MASSACRE UP NORTH is not a good film. It’s quite awful, but it is spectacularly good at being awful and is a fun film to watch with friends if you want something to rip on while pounding drinks. There’s a high amount of impressive gore and Stoichevesk is kind enough to toss in quite a few nude scenes, so it ain’t all bad.

BEWARE: NSFW! Boobies and blood dead ahead in this trailer!

Retro-review: Available from Sector5 Films!


Directed by Daniel Falicki
Written by Warren Croyle, Sheri Beth Dusek, Daniel Falicki
Starring Daniel Falicki, Mary Brown, Michael Cunningham, Sherryl Despres, Sheri Beth Dusek, Jeffrey Goodrich, Marly Green, James Harris, Patrick Hendren, Julianne Howe-Bouwens, Chris Kotcher, Michael McCallum, Andrew Owen, Joel Potrykus, Chris Randall, Kara Joy Reed, Mike Roberts, Jason Roth, Heath Scarbrough, Vivian Schafer, Faye Sills, Lajanae Smith
Find out more about this film here and on Facebook here
Reviewed by Mark L. Miller aka Ambush Bug

Out of the blue, this film came along and blew my mind (I realize I used blue/blew in the same sentence, sue me). ACCIDENTAL EXORCIST is one of those low budget films that relies on strong performances, deft writing, and smart direction to engage you so much that you forget that this is a film that probably didn’t break the bank to make.

Writer/director Daniel Faliki plays Richard Vanuck, a man cursed with the power to exorcize demons from possessed souls, but at great cost to himself. Coping by drowning himself in alcohol, Richard gets calls from an unseen agent sending him on these missions where he must battle one denizen from hell after another. Richard makes attempts to atone his own demons and even tries to take a day job, but the pull of this profession he never chose is too much.

For the most part, the bulk of this almost two hour film is Richard traveling to one house after another, taking on these possessed people. But each mission is amazing in its own right. One demon forces a man to constantly clack his teeth, yet won’t let him eat. Another moves objects around the room with his mind. Another won’t stop sewing. The variation of these demons make this film fun as Richard simply bullshits with the demon and annoys them before tapping them on the forehead and sending them on their way. While the process is the same for getting rid of the demon, each demon is different, so it’s entertaining to see Richard interact with each of them.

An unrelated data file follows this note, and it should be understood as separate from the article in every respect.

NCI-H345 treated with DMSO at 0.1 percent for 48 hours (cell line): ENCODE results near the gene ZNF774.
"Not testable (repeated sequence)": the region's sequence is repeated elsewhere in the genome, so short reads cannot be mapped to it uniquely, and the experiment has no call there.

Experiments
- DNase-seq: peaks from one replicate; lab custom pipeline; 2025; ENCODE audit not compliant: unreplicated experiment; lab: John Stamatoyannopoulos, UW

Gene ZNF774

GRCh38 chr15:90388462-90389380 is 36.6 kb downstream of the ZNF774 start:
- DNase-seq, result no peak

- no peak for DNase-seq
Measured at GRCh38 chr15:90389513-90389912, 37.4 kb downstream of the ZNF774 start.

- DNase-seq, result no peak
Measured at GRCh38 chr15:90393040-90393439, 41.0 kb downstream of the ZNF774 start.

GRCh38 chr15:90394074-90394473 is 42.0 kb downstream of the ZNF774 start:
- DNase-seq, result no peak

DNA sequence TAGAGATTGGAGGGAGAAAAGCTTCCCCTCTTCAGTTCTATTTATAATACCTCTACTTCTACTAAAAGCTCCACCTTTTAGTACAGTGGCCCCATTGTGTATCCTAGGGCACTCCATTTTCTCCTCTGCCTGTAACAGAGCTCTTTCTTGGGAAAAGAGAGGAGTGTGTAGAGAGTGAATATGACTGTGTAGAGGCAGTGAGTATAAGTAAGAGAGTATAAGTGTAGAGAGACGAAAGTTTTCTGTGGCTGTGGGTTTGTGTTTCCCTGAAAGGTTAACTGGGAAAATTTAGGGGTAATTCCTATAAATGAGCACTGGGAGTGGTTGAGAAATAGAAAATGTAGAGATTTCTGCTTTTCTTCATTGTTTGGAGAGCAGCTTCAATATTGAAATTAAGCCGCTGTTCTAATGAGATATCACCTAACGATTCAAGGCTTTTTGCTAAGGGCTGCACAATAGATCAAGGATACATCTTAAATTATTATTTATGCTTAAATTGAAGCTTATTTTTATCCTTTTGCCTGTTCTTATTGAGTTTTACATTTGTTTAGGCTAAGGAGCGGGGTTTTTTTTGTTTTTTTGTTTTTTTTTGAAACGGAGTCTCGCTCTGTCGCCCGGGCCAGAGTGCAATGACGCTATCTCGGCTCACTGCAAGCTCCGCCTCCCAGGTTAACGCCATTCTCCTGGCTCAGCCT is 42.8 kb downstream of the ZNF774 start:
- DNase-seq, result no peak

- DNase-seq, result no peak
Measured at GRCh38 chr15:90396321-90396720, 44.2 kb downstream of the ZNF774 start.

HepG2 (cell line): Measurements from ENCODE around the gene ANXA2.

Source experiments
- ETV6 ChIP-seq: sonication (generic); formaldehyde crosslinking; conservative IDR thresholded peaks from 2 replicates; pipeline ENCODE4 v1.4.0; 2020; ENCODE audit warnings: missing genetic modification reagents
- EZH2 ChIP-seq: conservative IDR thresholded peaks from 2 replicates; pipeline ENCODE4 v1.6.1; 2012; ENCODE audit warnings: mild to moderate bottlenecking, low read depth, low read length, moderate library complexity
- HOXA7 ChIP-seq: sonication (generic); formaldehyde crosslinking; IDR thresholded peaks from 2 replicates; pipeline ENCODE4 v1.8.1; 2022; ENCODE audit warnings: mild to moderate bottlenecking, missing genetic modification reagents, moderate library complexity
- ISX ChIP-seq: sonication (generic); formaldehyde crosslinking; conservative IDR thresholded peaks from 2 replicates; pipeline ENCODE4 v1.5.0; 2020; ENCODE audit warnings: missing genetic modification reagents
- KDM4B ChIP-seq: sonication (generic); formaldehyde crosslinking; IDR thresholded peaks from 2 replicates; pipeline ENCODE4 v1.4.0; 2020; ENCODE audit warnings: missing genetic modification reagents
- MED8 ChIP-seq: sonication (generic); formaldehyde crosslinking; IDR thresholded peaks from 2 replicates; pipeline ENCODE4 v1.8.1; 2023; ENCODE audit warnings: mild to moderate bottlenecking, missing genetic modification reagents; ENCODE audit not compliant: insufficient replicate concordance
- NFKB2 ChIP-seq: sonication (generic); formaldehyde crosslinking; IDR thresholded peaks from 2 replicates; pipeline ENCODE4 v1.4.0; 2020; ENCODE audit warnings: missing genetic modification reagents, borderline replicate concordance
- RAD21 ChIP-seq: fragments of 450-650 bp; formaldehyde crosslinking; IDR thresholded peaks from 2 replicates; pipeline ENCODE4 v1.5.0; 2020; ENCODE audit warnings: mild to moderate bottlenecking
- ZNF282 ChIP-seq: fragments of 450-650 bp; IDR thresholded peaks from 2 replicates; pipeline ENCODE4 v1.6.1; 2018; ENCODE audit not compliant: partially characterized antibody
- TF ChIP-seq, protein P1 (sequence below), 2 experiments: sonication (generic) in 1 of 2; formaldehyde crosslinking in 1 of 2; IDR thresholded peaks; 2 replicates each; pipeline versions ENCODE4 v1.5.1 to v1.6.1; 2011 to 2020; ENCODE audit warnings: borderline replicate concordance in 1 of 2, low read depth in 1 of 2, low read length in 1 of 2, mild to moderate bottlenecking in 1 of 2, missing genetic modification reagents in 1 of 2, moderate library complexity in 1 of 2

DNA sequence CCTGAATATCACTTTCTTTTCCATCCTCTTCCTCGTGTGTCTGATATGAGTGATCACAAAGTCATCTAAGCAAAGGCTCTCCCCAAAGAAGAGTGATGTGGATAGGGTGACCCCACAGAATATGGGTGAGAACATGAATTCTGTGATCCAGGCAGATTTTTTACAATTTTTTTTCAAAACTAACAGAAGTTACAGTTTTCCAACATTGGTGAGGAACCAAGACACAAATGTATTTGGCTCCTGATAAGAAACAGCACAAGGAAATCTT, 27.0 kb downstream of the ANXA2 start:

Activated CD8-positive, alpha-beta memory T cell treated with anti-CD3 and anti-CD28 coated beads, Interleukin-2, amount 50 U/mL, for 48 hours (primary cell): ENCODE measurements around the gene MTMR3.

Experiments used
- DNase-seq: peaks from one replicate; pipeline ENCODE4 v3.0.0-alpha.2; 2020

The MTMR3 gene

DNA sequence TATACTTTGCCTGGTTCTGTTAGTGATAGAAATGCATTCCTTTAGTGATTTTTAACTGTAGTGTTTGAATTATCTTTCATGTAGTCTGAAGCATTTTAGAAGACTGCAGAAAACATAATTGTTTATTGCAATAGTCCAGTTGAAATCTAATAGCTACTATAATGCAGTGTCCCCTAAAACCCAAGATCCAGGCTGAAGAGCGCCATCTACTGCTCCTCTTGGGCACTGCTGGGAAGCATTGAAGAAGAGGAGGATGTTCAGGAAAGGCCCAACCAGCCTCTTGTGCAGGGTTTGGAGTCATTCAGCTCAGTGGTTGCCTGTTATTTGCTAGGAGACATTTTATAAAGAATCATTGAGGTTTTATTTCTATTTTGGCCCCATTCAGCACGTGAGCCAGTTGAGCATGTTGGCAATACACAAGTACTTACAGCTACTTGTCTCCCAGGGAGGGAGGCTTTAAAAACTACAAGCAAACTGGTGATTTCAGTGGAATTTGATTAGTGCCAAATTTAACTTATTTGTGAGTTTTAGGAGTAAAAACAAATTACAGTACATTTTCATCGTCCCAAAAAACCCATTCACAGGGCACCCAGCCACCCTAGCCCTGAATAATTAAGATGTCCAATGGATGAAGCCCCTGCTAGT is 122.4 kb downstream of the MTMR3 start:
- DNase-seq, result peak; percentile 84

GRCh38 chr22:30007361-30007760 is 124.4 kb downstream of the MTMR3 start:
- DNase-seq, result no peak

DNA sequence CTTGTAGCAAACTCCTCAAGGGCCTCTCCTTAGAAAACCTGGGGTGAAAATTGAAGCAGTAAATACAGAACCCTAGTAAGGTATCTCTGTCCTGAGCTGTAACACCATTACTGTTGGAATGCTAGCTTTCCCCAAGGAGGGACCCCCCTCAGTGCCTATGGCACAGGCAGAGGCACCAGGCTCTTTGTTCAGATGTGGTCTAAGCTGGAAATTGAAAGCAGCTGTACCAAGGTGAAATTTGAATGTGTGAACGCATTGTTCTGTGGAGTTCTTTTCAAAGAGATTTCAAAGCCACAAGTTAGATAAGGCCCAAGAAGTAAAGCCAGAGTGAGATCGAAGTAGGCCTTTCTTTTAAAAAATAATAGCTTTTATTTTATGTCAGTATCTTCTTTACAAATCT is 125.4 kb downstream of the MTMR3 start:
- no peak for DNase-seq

Faliki is charismatic as hell, reminiscent of a young Michael Moriary in his dry wit and casual aloofness. This is one talented guy as he co-writes, directs, and stars in this one with ease. This film basically rests on his shoulders for the entire time, and he carries this film effortlessly through its nihilistic narrative that may get a little long in the tooth towards the end, but still ends on a satisfying note.

ACCIDENTAL EXORCIST is not a film for the squeamish. Being a possession film, much regurgitation is regurgitated here. There is a nauseating sequence where a giant fat man and Richard have a food fight which is funny, but still absolutely gross. But with so many exorcism films resorting to the old, “tie the possessed up to a bed and shouting Christ compellings,” it’s refreshing to see someone do something with the genre that’s different. This is a film that is hopeless, but entertaining, gross, but engaging, funny, but terrifying. ACCIDENTAL EXORCIST fully surprised me and if you have the stomach for it, I think you will be surprised too.

Available On Demand from Dimension/Anchor Bay Entertainment!

CLOWN (2014)

Directed by Jon Watts
Written by Christopher Ford (screenplay), Jon Watts (screenplay)
Starring Andy Powers, Laura Allen, Peter Stormare, Christian Distefano, Chuck Shamata, Elizabeth Whitmere, Victor Cornfoot, Lucas Kelly, Emily Burley, Matthew Stefiuk, Michael Riendeau, Miller Timlin, Robert Reynolds
Find out more about this film on Facebook here
Reviewed by Mark L. Miller aka Ambush Bug

John Watts somehow got the gig to direct the upcoming SPIDER-MAN: HOMECOMING film. I say somehow because despite it being a somewhat effective little horror movie, there really isn’t anything present in CLOWN that indicates that he has the chops to take on such a large project. I know most of these superhero movies are made by committee, but there’s nothing present here to indicate why Watts was chosen for the gig.

But we’re here to talk about CLOWN, a film that is being released rather quietly on pay per view this week. I don’t want to be a conspiracist, but it feels like the powers that be don’t want this one to be seen. And that’s kind of too bad because it’s not a bad film at all. CLOWN tells the story of Kent (Andy Powers) a nice guy and good father who scampers to find a replacement when the clown he hires for his son’s birthday party cancels. Kent is a realtor and happens to remember a crate of costumes in the basement of one of his homes. Finding an old clown suit, Kent puts it on and entertains his son and his friends, but after the party, he finds that he cannot take the suit off. Both the wig and nose are stuck on him too and Kent begins to have a hunger that he hasn’t felt before. Calling the former owner of the house (played awesomely by the always good Peter Stormare), he finds out that the suit is not a suit at all, but the skin of an ancient demon which possesses those who dare put on the suit. Kent struggles with an insatiable hunger for young kids while Karlsson (Stormare) and his wife Meg (Laura Allen) try to find a way to stop him and save him from becoming a demon.